The list is compiled by non-profit group CDP which scores companies based on the environmental data they voluntarily disclose on its platform. Just 2% of the 8,000 companies it scores made the A-list, with Nestlé, Unilever, BT and Walmart among the 179 to make the cut. A focus on the climate emergency was not at the expense of business success, CDP said, with companies on the A-list also outperforming peers on the stock market by 5.5% a year.
The company also has an F-list for companies that did not submit a response for climate change in 2019 – with Amazon and Facebook among the 9,225.
Dexter Galvin, CDP’s global director of corporations and supply chains, said the A-list were “blazing a trail for others to follow”. He said: “Other companies should look to these leaders for inspiration and learn from them.”
“The latest science says we need global emissions to urgently peak and start declining by 7.6% a year to avoid the worst impacts of the climate crisis,” continued Galvin. “Companies can and should become part of the solution rather than part of the problem.”
With the financial performance of companies on the A-list better than their rivals, Galvin said this demonstrated that “leading on climate action is good business in today’s economy” and would be “essential business in tomorrow’s economy”.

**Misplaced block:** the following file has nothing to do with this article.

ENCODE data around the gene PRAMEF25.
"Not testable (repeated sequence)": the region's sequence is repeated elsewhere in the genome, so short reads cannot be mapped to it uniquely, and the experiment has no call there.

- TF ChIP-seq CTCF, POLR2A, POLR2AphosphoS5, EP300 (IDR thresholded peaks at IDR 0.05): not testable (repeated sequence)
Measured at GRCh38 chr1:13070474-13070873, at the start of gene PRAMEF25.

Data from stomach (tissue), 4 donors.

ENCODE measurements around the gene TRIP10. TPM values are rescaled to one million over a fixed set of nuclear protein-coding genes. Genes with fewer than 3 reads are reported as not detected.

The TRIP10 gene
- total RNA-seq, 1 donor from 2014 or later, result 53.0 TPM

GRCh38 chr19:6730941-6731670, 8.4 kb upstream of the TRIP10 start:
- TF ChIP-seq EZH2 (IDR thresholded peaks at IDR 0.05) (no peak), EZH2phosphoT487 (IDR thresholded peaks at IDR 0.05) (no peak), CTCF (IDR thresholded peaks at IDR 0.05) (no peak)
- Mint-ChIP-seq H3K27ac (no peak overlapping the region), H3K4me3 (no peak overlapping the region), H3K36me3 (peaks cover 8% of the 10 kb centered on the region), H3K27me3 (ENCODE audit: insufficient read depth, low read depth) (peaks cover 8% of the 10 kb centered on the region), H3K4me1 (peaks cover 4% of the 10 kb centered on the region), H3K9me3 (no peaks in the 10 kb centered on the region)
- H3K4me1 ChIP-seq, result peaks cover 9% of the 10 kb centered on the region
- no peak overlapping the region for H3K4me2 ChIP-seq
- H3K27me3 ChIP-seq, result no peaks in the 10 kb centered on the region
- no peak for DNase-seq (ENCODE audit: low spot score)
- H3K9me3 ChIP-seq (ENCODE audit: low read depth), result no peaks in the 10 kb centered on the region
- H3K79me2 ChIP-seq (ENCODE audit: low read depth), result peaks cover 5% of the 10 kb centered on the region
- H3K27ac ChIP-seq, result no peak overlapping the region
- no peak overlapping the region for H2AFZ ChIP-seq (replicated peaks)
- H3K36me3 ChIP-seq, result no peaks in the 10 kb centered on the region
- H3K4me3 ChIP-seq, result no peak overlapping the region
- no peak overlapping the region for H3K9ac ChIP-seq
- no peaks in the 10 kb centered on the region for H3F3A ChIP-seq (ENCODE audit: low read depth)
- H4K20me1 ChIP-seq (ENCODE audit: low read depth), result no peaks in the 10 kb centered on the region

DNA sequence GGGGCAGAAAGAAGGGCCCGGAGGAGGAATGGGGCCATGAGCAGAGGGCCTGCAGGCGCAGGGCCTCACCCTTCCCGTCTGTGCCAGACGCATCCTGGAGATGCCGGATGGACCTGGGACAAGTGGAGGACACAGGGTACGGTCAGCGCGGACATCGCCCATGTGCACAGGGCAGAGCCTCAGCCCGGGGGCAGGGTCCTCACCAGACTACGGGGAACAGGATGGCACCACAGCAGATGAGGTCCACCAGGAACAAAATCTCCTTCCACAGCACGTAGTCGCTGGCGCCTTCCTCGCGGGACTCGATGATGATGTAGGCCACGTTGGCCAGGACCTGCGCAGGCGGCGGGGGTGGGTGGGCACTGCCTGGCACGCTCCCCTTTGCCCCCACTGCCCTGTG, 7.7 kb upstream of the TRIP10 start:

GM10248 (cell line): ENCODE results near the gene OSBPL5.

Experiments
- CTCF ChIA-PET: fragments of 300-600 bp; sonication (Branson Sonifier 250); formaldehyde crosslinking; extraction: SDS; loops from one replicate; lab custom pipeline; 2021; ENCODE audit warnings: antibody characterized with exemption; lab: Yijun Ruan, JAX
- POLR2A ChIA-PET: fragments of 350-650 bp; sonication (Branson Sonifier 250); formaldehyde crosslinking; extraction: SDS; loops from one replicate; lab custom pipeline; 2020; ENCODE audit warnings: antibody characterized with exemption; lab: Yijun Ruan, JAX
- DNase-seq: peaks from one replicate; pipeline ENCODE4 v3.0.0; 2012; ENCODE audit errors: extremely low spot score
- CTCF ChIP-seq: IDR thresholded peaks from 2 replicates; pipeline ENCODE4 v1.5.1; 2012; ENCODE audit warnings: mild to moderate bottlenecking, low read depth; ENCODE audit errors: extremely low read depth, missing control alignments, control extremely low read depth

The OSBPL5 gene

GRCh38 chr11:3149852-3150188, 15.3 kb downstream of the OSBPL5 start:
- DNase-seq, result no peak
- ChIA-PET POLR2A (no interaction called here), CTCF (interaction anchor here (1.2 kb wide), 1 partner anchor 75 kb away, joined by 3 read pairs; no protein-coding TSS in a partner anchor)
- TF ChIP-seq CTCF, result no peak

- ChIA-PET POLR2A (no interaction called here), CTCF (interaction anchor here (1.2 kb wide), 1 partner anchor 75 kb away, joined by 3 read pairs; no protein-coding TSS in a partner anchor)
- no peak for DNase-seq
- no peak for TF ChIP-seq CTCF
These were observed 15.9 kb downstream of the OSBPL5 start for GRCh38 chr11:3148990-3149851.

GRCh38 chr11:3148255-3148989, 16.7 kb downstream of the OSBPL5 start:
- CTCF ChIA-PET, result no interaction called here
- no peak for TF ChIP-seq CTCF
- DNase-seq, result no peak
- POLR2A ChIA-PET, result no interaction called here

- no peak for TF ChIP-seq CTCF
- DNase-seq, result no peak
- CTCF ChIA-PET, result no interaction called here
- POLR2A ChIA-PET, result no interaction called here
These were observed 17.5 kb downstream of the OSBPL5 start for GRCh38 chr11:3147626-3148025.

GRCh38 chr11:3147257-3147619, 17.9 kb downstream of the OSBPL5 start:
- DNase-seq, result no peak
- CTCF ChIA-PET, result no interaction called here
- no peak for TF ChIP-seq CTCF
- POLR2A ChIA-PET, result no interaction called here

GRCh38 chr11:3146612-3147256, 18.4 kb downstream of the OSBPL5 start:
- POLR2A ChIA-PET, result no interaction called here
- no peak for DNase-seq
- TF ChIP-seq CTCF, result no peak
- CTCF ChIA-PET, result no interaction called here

Unilever points to the success of its trophy sustainable brands – a group of 28 that includes Dove, Hellmann’s and Sunsilk – which are growing much faster than the rest of its business. The brands, which accounted for more than half of the group’s €51bn (£46bn) sales last year, are those that are the furthest ahead on meeting the company’s sustainability goals.
A-list companies scored highly because of their transparent and comprehensive disclosure of climate data. Examples of best practice include setting science-based targets, shifting to renewable energy and incentivising suppliers to reduce their emissions.
Lego, for example, was praised for increasing its use of recycled materials and plant-based plastics; two years ago it started selling Lego pieces made from plant-based plastic sourced from sugar cane. Sainsbury’s, meanwhile, has pledged to halve the amount of plastic packaging it uses over the next six years.
H&M, the Swedish group that also owns & Other Stories and Cos brands, is aiming to have 100% recycled or sustainably sourced materials by 2030.
CDP says investors and purchasers are calling for transparency and action from companies on how they are responding to climate change.